Anti-racist activism in the U.S. dates back to the early 1800s when abolitionists first mobilized for the liberation of slaves. So, how did the abolitionist"s campaign? They wrote, they spoke and they rallied, to name but a few of their tactics.
It’s hard to believe, but many of the methods abolitionists used to battle racism still apply two centuries later. Interested in joining the distinguished Americans who’ve fought against racial inequality?
Get started by choosing from an array of strategies.
Writing surfaced early on as one of the anti-racist movement’s best weapons. People simply won’t rally for a cause they know nothing about. So, if you want to be an anti-racist activist, get the word out about racism.
Say a business in your community treats patrons of color shabbily or outright refuses to serve them. What do you do? Write letters to the editors of local newspapers. Not only might they publish them, they might also allow you to write a guest column on the issue. But don’t stop there. Write to the legislators in your community—the city council, the mayor, congress people.
Additionally, the Internet allows you to make everyone on the planet aware of racial injustice. Write a blog or a set up a website about the bigotry you encounter and before long, you’ll be far from the only one concerned about the problem.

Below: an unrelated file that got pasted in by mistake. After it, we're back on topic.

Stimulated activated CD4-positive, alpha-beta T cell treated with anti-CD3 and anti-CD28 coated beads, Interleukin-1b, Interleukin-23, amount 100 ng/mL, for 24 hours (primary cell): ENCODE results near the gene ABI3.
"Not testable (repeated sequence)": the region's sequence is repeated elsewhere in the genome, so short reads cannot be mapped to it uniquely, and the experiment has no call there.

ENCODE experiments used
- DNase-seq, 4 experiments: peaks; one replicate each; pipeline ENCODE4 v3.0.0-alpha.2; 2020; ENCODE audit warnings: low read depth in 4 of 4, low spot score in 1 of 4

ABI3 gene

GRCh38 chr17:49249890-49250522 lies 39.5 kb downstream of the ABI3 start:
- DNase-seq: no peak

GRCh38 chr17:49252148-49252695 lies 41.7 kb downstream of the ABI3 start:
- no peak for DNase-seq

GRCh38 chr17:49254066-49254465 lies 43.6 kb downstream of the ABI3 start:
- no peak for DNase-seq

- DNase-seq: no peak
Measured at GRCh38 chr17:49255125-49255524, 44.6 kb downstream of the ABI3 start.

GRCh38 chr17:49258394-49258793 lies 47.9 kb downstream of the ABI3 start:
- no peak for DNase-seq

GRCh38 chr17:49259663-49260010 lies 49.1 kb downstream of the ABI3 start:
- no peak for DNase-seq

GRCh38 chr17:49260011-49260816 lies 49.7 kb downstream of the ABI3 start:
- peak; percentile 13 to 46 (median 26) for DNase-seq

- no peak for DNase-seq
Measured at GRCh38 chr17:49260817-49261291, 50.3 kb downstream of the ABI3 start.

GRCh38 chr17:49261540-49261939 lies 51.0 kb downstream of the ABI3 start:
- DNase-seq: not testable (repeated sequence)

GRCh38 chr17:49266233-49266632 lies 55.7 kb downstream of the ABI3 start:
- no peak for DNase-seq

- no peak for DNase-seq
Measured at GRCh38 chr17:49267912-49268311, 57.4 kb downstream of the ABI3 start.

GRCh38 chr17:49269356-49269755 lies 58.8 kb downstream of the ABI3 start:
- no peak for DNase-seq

Don’t Fight Alone: Join an Anti-Racist Group
Martin Luther King Jr. didn’t act alone to obtain civil rights for all Americans, and neither should you. A number of anti-racist groups have long fought against inequity. They include Anti-Racist Action, the National Association for the Advancement of Colored People, the American Civil Liberties Union and the Southern Poverty Law Center.
Find the chapter of such groups nearest to you and get involved. They might need you to fundraise, recruit and lead workshops, among other activities. Even if you end up doing something as mundane as making the staff coffee, teaming up with an anti-racist group will likely give you an insider’s view on how to act